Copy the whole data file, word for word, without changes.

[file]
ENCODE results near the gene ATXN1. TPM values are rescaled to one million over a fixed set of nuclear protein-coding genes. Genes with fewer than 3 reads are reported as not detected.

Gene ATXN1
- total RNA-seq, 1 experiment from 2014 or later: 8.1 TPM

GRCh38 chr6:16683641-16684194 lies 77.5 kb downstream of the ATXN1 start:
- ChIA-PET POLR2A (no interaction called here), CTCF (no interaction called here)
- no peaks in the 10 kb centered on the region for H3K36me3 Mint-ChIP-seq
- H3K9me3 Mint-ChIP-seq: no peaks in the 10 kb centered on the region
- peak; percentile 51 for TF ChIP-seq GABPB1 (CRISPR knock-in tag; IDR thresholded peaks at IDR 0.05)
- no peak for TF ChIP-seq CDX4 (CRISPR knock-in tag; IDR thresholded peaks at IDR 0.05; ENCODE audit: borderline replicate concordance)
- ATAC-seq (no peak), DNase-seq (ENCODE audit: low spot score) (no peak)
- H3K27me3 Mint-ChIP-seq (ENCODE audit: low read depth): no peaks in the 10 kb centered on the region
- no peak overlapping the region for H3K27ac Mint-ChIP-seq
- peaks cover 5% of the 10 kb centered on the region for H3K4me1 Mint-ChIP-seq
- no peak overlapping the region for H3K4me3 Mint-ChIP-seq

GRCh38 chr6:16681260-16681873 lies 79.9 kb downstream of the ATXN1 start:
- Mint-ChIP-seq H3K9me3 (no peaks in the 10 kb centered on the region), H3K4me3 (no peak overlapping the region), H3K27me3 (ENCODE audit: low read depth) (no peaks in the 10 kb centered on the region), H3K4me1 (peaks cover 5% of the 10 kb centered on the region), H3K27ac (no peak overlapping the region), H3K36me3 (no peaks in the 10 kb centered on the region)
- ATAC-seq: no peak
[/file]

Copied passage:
ENCODE results near the gene ATXN1. TPM values are rescaled to one million over a fixed set of nuclear protein-coding genes. Genes with fewer than 3 reads are reported as not detected.

Gene ATXN1
- total RNA-seq, 1 experiment from 2014 or later: 8.1 TPM

GRCh38 chr6:16683641-16684194 lies 77.5 kb downstream of the ATXN1 start:
- ChIA-PET POLR2A (no interaction called here), CTCF (no interaction called here)
- no peaks in the 10 kb centered on the region for H3K36me3 Mint-ChIP-seq
- H3K9me3 Mint-ChIP-seq: no peaks in the 10 kb centered on the region
- peak; percentile 51 for TF ChIP-seq GABPB1 (CRISPR knock-in tag; IDR thresholded peaks at IDR 0.05)
- no peak for TF ChIP-seq CDX4 (CRISPR knock-in tag; IDR thresholded peaks at IDR 0.05; ENCODE audit: borderline replicate concordance)
- ATAC-seq (no peak), DNase-seq (ENCODE audit: low spot score) (no peak)
- H3K27me3 Mint-ChIP-seq (ENCODE audit: low read depth): no peaks in the 10 kb centered on the region
- no peak overlapping the region for H3K27ac Mint-ChIP-seq
- peaks cover 5% of the 10 kb centered on the region for H3K4me1 Mint-ChIP-seq
- no peak overlapping the region for H3K4me3 Mint-ChIP-seq

GRCh38 chr6:16681260-16681873 lies 79.9 kb downstream of the ATXN1 start:
- Mint-ChIP-seq H3K9me3 (no peaks in the 10 kb centered on the region), H3K4me3 (no peak overlapping the region), H3K27me3 (ENCODE audit: low read depth) (no peaks in the 10 kb centered on the region), H3K4me1 (peaks cover 5% of the 10 kb centered on the region), H3K27ac (no peak overlapping the region), H3K36me3 (no peaks in the 10 kb centered on the region)
- ATAC-seq: no peak